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Published on 17 October 2008

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Thymoglobulin benefits kidney transplant patients

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Genzyme Corporation have announced that the New England Journal of Medicine have published a letter highlighting the long-term five-year outcomes of a randomised multinational study of kidney transplant patients undergoing induction therapy with thymoglobulin .

These long-term results were gathered by a innovative technique, where by clinical trial data and transplant registry data were linked through the practice of a novel analysis technique.

Thymoglobulin is indicated for the treatment of acute renal graft rejection in conjunction with concomitant immunosuppression.

This study examined the use of thymoglobulin for the prevention of acute renal graft rejection (induction).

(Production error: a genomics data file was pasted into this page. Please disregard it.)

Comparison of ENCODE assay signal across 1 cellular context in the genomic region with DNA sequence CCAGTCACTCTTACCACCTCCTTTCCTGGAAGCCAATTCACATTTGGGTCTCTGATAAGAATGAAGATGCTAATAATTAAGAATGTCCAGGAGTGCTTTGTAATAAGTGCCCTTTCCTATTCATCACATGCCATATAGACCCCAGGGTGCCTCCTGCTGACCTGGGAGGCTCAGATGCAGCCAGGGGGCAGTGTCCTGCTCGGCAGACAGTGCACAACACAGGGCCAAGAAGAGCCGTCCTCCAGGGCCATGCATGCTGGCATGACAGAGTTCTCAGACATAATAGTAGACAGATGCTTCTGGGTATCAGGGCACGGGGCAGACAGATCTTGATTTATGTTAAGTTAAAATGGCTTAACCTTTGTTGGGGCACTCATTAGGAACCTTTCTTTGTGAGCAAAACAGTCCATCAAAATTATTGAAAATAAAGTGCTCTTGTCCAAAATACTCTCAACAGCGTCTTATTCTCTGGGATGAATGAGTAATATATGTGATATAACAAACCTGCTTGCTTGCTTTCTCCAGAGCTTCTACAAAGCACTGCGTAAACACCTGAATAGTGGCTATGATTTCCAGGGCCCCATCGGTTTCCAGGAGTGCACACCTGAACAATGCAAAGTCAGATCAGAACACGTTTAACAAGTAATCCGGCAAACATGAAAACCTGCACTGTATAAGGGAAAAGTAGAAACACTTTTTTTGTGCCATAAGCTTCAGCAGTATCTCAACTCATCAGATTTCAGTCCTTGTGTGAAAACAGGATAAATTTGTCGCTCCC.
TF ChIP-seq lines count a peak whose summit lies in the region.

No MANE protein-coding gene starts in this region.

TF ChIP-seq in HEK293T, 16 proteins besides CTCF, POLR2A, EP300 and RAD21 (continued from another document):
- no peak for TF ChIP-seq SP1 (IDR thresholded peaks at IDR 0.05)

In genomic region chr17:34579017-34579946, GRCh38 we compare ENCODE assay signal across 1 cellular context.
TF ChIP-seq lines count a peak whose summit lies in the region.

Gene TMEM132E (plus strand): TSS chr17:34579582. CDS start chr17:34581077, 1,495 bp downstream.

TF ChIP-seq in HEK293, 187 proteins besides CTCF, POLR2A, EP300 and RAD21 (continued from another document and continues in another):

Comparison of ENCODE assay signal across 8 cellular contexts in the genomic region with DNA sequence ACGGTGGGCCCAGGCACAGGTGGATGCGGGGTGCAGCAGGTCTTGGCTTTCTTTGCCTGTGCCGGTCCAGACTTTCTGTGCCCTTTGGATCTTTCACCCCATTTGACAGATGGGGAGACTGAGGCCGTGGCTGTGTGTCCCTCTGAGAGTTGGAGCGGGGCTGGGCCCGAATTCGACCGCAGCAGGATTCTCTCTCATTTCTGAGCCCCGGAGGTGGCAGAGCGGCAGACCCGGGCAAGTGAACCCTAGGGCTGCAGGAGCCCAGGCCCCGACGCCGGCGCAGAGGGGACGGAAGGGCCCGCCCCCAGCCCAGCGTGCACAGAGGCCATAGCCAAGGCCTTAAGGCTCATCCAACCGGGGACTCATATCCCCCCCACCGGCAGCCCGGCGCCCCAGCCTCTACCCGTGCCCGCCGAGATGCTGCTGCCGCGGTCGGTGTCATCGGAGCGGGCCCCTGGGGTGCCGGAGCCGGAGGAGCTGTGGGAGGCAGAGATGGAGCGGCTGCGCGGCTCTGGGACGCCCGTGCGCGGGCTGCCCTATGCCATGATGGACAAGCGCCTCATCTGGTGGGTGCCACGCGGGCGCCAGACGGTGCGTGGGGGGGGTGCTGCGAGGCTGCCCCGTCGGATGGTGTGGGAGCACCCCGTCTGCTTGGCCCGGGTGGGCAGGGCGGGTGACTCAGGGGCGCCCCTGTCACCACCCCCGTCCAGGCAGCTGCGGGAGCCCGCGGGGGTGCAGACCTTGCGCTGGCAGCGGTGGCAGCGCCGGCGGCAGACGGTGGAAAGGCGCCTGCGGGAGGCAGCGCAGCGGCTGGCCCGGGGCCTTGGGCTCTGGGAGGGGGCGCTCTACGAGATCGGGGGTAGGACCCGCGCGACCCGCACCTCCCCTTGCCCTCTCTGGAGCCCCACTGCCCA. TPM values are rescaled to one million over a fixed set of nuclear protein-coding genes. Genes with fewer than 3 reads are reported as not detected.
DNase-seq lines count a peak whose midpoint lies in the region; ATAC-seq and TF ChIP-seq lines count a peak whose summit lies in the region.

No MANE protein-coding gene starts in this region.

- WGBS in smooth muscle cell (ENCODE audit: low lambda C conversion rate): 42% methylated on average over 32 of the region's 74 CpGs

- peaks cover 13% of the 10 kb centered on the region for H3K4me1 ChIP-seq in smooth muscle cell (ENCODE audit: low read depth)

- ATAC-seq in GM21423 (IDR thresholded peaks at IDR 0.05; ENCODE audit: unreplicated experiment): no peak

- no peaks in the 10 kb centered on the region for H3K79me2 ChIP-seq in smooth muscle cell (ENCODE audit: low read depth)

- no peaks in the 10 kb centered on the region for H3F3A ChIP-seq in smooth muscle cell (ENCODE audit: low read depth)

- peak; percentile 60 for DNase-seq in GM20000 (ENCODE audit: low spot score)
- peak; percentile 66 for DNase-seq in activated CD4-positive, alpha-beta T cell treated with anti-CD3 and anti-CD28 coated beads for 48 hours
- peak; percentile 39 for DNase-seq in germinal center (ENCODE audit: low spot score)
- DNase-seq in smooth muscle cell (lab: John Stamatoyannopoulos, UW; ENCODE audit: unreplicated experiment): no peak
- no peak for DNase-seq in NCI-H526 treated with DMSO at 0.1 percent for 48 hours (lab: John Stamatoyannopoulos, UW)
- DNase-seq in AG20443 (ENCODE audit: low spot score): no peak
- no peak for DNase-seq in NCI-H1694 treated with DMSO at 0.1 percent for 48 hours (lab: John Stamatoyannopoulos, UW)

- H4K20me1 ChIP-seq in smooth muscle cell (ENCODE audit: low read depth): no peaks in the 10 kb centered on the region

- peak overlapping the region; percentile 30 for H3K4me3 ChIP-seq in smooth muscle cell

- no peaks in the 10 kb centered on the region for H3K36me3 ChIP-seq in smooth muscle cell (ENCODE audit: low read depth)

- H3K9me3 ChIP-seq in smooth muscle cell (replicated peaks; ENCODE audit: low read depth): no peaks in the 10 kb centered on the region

Daniel C Brennan, director of transplant nephrology, Washington University School of Medicine said, “This study showed that Thymoglobulin had a long-lasting, beneficial and durable effect. Further, the methodology we used could be used to discover the long-term outcomes of any study in kidney transplant patients in the US and could be extrapolated to other fields where there are registry data available.”

Long-term outcomes were obtained in this trial by employing a novel data-collection technique of linking trial and registry data.

At 5 years, the incidence of acute rejection (16.0% versus 30.0%), the need for antibody treatment of acute rejection (3.3% versus 12.0%), and the composite endpoint of acute rejection, graft loss, and death (38.8% versus 52.0%) were all lower among patients treated with Thymoglobulin compared to basiliximab.

Importantly, this study confirmed that the incidence of treated cytomegalovirus infection remained lower In the thymoglobulin group.

Genzyme



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